The favorite argumentation method of Inscrutable Design proponents is the creation and misuse of false dilemmas. A false dilemma reduces a multivalued argument to a binary result: If not evolution, then necessarily and sufficiently Inscrutable Design is an obvious example. At the metaphoric level, this is a "if not black, then white" type of logic. Sometimes binary logic is the correct way to analyze a puzzle. "Have you stopped beating your dog?" can logically have only a "yes" or "no" answer. The usual form of that inquiry, though, is "When did you stop beating your dog?"which does not have a necessary and sufficient binary answer. Possible answers include "I haven't stopped"; "I never did"; "last Tuesday at 11am"; "sometime last year"; "I don't have a dog"; and so on.
In any event, Professor Leiter has posted an entertaining dissection of Van Dyke violating the Second Law of Thermodynamicsthe three laws are often referred to as (1) you can't win; (2) you can't break even, except at absolute zero; (3) you can't get to absolute zero, and therefore can't quit the gameto which I'd like to add a nonbinary response in support. I apologize for the long quotation.
First, Beckwith notes that Laudan, like every other major philosopher of science now alive, thinks that the "demarcation problem" that exercised mid-20th-century philosophy of sciencehow do we demarcate science from non-science, or genuinely cognitive domains from nonsensecannot be solved. This now banal piece of philosophical wisdom goes no distance, obviously, towards showing that ID and creationism aren't bad science, with nothing to commend them as research programswhich Laudan clearly believes, as Beckwith correctly notes. Has VanDyke read Beckwith's book?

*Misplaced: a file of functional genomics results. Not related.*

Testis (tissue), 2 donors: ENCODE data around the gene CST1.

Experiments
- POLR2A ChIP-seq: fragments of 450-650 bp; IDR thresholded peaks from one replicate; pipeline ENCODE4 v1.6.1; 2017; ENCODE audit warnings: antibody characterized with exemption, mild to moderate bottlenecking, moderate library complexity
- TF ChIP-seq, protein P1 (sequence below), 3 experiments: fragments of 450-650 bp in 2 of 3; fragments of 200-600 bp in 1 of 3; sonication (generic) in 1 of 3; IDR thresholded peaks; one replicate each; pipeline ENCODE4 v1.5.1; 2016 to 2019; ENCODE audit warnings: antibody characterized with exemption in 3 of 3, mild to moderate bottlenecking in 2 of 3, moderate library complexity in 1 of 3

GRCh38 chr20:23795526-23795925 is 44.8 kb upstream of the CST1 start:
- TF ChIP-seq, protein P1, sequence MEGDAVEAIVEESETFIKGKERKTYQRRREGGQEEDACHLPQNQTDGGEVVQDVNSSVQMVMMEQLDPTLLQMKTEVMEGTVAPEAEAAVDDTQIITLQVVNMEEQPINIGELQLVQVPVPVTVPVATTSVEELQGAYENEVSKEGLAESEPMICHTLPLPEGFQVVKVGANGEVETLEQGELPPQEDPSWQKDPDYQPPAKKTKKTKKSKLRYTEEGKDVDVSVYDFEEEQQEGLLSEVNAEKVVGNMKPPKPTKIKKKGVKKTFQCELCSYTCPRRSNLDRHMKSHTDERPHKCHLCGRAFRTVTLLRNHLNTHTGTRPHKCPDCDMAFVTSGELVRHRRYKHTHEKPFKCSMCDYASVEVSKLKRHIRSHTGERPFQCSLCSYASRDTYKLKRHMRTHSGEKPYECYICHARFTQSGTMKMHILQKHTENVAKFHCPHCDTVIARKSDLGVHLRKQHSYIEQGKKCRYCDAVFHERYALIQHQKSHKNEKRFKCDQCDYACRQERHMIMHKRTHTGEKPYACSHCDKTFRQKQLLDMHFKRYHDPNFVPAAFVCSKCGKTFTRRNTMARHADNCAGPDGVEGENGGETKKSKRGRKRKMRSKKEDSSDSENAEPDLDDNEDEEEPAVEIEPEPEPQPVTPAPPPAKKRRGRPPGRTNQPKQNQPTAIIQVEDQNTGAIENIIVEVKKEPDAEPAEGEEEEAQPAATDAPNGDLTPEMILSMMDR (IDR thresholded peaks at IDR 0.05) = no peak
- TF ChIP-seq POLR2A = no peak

If so, he might have also noted that Beckwith quotes Laudan [at 25] noting that ID "is inconsistent with methodological naturalism and ontological materialism… [b]ut that fact has no bearing whatsoever on the plausbility of the arguments for ID." Why does Laudan say that? Because methodological naturalism is an a posteriori doctrine, which means if ID generated any empirical results incompatible with itit has not, of coursethen so much the worse for MN. The problem is purely a posteriori: ID has no research program and no empirical support, so it presents no challenge at all to the reliance on naturalistical explanatory mechanisms. Laudan thinks talk of "pseudo-science" is misleading in the absence of a solution to the demarcation problem; Laudan has no reservations about talk about "good" and "bad" science as measured by their results and the evidence on behalf of their claims.
The fallacy here is Beckwith/Van Dyke/ID's assumption that ID's claim to scientific status is a close-enough question that the exact countour of the "boundary" between "science" and "not-science" matters. In a criminal-law context, they argue as if the definition of "justification" for a homicide is so nebulous that we can't even determine that there was a homicide. (Sorry, but he's dead, Jim.) This "false dilemma by restatement" is a relative of the inductive fallacy; but it is not quite the same thing. As Professor Leiter points out, in different words, ID is so far from any consensus definition of "science" that we need not know the exact boundary; the charcoal is so dark that we can clearly perceive it as "not-white" with no legitimate objection.
If there is one thing that should be apparent, it is that use of the results (or their absence) of scientific inquiry in an argument does not make that argument scientific. Otherwise, we would end up with something like "The simple nuclear fission yield of a standard-design weapon with x kilograms of plutonium is f(x); therefore, such a weapon is a good military choice for its destructive force" as a scientific argument. I will leave the fifty-seven logical problems with such an argument as an exercise for the student. I will not leave it as an exercise for ID proponents, because they have made it clear that they are not studentsthey already know all the answers.